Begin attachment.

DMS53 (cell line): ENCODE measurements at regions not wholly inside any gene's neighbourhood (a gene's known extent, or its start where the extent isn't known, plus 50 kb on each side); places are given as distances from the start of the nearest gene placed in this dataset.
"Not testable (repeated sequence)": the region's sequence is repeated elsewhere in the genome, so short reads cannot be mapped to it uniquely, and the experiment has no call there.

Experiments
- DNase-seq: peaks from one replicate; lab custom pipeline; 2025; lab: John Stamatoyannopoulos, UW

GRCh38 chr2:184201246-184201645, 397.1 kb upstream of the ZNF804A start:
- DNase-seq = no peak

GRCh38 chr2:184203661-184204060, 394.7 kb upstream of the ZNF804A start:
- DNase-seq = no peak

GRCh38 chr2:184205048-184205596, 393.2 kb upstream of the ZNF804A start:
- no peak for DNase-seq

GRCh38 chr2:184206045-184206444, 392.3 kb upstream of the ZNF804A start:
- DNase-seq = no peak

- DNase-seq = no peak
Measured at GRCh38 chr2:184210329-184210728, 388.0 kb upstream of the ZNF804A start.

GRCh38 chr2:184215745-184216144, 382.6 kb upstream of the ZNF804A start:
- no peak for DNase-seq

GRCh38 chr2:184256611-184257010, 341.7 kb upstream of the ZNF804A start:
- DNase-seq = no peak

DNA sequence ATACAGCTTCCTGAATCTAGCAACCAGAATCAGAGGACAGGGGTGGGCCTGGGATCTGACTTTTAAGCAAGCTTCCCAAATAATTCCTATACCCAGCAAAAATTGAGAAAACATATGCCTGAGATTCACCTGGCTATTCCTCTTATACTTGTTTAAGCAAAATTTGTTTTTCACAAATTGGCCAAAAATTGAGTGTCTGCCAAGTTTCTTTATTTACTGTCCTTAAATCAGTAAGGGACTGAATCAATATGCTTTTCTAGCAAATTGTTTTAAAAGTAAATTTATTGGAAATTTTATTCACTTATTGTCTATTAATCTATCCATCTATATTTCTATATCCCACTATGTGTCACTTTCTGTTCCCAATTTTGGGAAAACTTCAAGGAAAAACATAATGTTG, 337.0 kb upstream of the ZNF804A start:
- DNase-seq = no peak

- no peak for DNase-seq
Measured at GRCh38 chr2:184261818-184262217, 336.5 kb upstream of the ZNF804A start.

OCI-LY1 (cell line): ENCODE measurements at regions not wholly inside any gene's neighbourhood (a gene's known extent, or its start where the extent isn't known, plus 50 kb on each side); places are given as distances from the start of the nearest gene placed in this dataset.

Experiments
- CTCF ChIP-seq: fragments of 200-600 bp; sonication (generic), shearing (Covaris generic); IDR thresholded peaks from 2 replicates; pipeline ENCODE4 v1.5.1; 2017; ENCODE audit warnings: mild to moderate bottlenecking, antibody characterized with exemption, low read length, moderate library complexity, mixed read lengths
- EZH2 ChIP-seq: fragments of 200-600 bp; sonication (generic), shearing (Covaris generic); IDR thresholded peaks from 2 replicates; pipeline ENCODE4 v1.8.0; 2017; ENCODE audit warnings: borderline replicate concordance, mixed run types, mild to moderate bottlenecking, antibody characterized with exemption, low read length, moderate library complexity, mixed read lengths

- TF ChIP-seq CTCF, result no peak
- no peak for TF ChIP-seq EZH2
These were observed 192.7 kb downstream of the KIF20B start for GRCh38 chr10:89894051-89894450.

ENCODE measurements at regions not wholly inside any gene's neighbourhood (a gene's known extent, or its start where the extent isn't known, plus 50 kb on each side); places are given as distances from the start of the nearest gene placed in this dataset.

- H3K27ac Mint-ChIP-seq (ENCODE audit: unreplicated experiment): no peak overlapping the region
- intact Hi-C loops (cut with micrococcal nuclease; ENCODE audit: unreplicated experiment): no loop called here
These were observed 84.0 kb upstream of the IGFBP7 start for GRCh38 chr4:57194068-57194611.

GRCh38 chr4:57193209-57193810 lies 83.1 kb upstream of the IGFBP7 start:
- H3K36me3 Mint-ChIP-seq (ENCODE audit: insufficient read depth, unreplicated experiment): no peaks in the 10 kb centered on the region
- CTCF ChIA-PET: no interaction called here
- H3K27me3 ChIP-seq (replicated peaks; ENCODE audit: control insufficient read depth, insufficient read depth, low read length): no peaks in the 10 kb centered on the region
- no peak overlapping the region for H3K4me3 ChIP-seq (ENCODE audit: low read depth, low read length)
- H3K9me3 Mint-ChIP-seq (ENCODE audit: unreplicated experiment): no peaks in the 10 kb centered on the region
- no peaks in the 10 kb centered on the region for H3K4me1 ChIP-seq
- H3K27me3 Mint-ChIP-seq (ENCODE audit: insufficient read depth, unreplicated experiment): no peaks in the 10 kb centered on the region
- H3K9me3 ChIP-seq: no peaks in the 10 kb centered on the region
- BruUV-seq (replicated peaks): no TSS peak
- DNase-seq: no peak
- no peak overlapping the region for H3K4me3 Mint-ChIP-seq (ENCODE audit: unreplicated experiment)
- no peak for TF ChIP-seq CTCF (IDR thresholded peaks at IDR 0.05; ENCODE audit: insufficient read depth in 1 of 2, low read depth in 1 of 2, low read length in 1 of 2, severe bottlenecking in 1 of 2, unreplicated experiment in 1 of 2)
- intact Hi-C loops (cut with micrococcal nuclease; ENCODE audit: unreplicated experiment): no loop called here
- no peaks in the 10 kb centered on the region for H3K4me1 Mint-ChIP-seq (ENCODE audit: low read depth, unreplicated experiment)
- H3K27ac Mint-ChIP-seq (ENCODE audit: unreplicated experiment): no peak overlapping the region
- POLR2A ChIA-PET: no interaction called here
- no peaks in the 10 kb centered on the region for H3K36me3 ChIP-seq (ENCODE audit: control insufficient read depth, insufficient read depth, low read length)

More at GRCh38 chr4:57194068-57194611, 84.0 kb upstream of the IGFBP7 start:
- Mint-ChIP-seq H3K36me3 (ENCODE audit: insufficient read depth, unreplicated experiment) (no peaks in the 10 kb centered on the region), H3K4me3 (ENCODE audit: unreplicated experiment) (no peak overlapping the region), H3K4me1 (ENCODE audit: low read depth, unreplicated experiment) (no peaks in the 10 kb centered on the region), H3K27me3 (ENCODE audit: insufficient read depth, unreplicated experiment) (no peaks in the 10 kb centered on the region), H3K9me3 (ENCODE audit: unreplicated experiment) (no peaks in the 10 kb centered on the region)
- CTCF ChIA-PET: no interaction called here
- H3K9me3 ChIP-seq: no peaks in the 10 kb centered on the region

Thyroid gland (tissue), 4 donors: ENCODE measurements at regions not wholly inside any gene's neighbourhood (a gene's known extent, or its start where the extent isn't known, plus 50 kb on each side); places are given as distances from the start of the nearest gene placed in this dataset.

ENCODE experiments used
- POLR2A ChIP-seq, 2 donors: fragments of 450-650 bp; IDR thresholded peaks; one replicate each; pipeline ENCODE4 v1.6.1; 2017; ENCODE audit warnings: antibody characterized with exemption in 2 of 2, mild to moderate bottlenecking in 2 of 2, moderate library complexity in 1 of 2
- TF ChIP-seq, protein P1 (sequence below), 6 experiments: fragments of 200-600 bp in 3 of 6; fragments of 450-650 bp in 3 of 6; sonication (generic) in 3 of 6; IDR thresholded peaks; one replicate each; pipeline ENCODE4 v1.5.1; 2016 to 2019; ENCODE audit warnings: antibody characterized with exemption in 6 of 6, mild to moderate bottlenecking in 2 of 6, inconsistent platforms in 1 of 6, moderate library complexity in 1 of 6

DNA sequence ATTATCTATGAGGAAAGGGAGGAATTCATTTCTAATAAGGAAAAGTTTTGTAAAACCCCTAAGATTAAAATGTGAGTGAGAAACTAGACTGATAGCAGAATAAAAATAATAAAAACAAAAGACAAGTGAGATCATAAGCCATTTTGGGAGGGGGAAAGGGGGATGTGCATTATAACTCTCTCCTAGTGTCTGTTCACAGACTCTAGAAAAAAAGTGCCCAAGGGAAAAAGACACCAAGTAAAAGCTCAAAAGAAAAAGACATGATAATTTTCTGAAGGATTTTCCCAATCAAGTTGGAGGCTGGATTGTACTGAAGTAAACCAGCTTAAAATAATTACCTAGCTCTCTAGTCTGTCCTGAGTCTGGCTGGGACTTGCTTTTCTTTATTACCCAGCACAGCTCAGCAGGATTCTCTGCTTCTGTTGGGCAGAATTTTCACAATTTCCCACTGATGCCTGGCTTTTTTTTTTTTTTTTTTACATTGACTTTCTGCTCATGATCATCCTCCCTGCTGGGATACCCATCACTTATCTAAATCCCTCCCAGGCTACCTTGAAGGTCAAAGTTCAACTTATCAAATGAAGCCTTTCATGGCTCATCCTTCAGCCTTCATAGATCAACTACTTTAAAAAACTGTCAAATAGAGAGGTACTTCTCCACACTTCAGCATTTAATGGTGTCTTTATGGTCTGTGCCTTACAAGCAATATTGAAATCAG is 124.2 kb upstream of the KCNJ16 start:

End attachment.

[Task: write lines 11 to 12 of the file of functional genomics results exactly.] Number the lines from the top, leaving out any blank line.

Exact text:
GRCh38 chr2:184206045-184206444, 392.3 kb upstream of the ZNF804A start:
- DNase-seq = no peak